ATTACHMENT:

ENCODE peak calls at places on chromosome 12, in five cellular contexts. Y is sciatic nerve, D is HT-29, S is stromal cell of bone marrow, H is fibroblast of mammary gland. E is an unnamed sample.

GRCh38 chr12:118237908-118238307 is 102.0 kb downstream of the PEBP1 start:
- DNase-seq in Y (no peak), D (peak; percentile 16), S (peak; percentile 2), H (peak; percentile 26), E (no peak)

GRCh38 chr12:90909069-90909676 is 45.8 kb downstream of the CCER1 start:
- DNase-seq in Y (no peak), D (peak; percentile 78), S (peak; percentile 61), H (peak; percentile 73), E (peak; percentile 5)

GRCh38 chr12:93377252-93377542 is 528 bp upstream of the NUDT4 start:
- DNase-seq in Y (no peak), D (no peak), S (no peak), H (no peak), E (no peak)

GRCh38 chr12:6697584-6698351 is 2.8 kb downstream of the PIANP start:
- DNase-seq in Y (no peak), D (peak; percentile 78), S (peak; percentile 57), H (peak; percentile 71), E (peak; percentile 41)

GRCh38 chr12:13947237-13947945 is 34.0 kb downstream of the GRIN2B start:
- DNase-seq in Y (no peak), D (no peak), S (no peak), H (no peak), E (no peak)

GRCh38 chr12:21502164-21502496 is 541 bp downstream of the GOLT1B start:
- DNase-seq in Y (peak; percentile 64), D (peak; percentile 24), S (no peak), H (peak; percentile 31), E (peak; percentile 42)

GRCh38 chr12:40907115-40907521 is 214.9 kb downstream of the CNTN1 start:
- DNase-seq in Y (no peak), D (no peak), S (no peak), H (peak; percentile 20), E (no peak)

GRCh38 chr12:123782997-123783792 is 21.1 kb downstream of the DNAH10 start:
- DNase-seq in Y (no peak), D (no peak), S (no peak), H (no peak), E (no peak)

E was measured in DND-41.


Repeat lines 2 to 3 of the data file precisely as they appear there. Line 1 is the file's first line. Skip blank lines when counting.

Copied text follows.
GRCh38 chr12:118237908-118238307 is 102.0 kb downstream of the PEBP1 start:
- DNase-seq in Y (no peak), D (peak; percentile 16), S (peak; percentile 2), H (peak; percentile 26), E (no peak)